The Financial Reporting Council today (June 24) announced it was investigating three audits carried out by Oliver Clive & Co, PwC and EY.
The probes relate to audits carried out between 2015 and 2017, years before London Capital & Finance fell into administration in January 2019 owing more than £230m and putting the funds of more than 14,000 bondholders at risk.
The company signed clients up to fixed-rate Isas promising 8 per cent interest, with investors' capital then invested into mini-bonds used to issue loans to small businesses.
An investigation into the Financial Conduct Authority's handling of the mini-bond scandal is ongoing but has faced delays as a result of the coronavirus pandemic.
A spokesperson for PwC said: "We will cooperate fully with the FRC. We are committed to delivering consistently high quality audits and in June 2019 introduced a major ongoing programme to enhance audit quality across the firm."
EY and Oliver Clive & Co have been approached for comment.
The costs of compensating clients of London Capital & Finance was the driving force behind an increased Financial Services Compensation Scheme bill for advisers this year, with an extra £44m set aside to meet claims for misleading advice against the collapsed mini-bond provider.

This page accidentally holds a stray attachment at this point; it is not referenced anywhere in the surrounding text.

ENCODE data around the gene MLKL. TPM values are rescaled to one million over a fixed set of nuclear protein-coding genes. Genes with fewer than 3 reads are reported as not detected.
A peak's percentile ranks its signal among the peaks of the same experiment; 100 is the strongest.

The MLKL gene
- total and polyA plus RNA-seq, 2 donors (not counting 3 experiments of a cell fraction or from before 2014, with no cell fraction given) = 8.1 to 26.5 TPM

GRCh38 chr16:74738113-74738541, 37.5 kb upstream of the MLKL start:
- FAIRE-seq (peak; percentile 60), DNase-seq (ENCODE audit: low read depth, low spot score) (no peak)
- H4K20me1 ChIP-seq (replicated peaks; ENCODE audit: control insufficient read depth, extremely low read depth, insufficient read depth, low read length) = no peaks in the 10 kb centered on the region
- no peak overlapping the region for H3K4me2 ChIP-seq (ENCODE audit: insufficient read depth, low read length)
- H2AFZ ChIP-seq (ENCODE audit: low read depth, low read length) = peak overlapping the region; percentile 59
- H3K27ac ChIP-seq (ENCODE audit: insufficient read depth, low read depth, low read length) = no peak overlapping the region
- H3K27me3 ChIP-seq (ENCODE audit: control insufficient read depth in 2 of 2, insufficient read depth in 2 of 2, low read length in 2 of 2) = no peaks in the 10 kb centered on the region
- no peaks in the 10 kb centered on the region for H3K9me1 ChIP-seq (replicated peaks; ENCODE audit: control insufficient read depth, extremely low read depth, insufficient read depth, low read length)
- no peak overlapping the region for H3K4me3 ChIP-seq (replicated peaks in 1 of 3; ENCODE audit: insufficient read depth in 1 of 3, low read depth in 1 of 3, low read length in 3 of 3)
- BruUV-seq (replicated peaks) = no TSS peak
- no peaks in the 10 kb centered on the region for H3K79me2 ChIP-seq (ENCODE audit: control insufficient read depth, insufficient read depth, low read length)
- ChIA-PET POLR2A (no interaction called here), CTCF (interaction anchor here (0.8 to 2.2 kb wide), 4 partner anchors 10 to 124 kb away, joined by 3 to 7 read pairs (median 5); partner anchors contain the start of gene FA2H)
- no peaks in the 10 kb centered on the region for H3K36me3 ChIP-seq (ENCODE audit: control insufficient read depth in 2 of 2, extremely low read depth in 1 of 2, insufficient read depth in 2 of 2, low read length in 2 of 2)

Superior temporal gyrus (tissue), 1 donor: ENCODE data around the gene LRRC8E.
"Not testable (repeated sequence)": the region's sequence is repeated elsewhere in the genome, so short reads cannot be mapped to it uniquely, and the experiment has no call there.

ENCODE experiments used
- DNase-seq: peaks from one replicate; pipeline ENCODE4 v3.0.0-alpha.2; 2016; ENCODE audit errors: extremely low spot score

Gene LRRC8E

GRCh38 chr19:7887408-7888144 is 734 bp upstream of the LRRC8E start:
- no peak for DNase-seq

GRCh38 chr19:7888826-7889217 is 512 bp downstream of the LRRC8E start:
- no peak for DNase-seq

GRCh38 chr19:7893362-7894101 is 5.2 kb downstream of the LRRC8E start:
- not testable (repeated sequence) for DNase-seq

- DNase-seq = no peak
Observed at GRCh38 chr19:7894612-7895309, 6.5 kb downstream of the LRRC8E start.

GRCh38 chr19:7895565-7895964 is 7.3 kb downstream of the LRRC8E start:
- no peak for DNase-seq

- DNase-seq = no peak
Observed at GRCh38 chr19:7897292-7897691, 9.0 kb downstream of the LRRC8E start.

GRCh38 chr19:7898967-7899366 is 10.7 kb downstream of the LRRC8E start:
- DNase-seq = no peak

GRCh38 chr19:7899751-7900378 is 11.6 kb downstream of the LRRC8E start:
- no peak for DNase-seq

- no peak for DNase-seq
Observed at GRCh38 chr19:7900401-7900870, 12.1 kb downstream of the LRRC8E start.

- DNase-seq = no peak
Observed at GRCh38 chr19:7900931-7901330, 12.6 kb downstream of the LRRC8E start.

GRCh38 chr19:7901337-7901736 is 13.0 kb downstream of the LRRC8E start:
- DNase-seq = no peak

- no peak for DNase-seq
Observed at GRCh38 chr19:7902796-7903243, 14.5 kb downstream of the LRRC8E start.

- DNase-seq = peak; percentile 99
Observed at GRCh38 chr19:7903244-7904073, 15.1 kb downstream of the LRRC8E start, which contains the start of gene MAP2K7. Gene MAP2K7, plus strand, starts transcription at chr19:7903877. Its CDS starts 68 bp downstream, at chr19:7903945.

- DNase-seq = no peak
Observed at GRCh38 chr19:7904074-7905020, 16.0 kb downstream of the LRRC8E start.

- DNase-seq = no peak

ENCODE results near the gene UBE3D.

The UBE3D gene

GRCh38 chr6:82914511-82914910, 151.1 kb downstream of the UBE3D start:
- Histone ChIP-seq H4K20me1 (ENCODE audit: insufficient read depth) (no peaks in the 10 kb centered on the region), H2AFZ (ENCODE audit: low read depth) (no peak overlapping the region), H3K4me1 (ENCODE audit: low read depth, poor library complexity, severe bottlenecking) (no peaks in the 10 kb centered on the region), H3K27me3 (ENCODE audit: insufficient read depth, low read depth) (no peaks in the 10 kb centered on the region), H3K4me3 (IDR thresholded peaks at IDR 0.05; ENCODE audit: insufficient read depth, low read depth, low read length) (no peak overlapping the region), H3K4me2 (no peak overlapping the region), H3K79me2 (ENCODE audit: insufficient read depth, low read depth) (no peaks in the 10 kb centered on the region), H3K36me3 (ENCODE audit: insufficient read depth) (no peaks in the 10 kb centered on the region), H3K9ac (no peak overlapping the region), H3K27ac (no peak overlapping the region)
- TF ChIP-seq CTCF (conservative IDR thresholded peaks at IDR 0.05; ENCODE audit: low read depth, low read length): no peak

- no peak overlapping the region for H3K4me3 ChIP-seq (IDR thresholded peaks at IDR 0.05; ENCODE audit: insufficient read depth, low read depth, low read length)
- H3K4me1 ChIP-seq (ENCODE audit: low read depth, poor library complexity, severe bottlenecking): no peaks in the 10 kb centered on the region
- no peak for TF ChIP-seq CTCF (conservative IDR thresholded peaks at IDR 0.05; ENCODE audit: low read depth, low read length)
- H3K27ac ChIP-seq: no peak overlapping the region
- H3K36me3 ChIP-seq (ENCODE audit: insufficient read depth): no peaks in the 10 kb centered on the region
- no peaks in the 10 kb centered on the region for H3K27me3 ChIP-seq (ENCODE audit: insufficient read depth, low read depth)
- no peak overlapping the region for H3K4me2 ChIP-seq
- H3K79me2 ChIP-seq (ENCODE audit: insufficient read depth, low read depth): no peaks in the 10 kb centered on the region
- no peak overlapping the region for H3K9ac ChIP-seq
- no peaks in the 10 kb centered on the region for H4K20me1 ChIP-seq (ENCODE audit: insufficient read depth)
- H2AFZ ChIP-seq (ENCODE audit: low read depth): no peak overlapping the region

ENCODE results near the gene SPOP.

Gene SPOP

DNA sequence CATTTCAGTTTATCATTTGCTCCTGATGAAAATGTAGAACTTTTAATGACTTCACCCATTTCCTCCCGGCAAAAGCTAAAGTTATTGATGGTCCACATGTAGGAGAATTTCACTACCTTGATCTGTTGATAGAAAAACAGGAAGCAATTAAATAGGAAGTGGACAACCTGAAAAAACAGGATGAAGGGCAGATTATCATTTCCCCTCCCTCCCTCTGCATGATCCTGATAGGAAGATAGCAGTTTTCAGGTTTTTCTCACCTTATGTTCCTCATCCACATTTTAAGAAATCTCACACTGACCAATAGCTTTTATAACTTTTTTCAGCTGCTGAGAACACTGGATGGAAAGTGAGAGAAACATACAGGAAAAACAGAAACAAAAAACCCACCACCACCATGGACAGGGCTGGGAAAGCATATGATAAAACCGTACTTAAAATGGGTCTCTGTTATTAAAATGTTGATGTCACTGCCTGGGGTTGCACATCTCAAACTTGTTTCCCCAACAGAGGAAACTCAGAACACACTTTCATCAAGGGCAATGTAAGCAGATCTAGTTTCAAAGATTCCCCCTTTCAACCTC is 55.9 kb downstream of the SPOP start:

Last week the regulator revealed plans to make permanent its temporary ban on the marketing of mini-bonds to retail investors amid concerns over "unexpected and significant consumer loses".
The ban is intended to protect against the most "complex and opaque arrangements" where funds raised are used to lend to a third party, buy or acquire investments, or to buy or build property.
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